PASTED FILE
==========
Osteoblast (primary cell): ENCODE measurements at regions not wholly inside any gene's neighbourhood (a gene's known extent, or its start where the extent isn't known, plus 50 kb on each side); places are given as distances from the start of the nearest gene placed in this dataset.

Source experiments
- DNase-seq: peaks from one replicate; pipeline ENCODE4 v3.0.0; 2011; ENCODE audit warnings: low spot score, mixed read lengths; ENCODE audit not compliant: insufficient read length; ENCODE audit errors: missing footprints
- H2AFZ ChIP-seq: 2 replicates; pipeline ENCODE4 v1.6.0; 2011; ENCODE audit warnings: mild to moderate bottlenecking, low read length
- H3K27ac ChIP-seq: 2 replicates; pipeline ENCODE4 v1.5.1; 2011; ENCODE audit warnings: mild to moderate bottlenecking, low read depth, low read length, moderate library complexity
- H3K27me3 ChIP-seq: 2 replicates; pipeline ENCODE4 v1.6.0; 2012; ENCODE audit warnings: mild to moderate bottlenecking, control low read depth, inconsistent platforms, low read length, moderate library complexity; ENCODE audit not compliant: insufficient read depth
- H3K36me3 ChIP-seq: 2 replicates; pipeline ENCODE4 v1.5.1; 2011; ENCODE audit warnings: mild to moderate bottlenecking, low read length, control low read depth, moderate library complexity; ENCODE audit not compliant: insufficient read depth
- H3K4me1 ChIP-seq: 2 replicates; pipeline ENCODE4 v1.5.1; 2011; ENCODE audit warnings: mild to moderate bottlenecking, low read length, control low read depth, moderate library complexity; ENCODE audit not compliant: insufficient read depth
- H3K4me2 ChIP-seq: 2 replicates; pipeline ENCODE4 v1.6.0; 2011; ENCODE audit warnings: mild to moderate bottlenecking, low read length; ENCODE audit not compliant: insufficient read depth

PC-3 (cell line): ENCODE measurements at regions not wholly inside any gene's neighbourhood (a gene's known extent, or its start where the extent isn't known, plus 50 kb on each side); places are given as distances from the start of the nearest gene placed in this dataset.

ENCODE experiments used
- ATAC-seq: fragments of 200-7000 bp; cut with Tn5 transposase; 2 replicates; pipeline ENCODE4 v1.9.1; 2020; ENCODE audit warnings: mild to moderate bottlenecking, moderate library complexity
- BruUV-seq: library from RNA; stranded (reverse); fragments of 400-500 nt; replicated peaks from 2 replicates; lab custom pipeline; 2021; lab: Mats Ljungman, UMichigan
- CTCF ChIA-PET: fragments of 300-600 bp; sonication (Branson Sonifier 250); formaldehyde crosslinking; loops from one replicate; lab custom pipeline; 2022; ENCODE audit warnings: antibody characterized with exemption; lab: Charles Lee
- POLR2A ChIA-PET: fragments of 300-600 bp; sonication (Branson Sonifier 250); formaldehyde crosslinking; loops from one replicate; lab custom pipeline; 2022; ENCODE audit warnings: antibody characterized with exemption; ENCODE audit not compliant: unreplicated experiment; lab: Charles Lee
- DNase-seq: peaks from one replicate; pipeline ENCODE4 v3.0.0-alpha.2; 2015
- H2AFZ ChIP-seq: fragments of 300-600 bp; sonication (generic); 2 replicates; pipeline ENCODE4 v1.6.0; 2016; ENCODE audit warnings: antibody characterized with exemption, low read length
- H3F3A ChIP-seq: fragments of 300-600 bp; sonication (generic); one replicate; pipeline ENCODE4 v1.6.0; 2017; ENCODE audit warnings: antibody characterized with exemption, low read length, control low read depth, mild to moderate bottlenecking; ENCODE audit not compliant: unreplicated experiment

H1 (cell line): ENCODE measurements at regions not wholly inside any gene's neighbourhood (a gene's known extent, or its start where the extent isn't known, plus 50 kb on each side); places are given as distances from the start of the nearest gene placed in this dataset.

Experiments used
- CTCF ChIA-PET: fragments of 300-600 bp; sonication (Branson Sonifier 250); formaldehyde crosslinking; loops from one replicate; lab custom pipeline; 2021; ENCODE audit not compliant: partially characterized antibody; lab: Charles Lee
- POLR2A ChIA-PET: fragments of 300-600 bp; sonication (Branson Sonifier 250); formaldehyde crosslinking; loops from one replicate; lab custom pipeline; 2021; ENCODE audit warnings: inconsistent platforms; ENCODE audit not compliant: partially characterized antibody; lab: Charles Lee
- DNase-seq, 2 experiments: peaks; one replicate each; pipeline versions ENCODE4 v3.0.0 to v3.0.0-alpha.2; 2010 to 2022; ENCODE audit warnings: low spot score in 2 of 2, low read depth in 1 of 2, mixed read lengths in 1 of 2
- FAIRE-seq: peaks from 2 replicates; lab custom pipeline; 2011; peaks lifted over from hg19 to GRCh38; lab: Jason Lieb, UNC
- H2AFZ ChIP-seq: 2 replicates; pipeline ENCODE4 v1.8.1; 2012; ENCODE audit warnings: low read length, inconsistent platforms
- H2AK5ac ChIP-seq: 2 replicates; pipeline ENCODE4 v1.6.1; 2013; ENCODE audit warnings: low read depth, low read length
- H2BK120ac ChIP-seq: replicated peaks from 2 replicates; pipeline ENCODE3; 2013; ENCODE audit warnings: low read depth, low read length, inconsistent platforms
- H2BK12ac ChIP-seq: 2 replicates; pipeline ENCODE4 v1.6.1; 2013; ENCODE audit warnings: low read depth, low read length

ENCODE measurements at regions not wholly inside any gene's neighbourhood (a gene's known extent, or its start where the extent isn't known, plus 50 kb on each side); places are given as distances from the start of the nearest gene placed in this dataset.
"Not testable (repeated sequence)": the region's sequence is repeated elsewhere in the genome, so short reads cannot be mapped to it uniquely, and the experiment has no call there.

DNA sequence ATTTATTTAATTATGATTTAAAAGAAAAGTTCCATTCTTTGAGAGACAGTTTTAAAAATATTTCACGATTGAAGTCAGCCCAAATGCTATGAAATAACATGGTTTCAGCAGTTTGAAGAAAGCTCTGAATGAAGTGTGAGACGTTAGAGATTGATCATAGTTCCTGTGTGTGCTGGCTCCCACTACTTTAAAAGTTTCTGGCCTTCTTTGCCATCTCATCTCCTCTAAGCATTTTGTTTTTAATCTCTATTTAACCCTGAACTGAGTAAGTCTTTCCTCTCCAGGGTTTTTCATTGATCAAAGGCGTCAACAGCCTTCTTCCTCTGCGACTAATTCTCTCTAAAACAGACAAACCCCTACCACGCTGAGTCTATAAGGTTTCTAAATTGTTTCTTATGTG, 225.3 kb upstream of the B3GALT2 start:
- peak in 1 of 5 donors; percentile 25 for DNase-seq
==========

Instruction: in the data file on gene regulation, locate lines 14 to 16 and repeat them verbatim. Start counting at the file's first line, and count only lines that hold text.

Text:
- CTCF ChIA-PET: fragments of 300-600 bp; sonication (Branson Sonifier 250); formaldehyde crosslinking; loops from one replicate; lab custom pipeline; 2022; ENCODE audit warnings: antibody characterized with exemption; lab: Charles Lee
- POLR2A ChIA-PET: fragments of 300-600 bp; sonication (Branson Sonifier 250); formaldehyde crosslinking; loops from one replicate; lab custom pipeline; 2022; ENCODE audit warnings: antibody characterized with exemption; ENCODE audit not compliant: unreplicated experiment; lab: Charles Lee
- DNase-seq: peaks from one replicate; pipeline ENCODE4 v3.0.0-alpha.2; 2015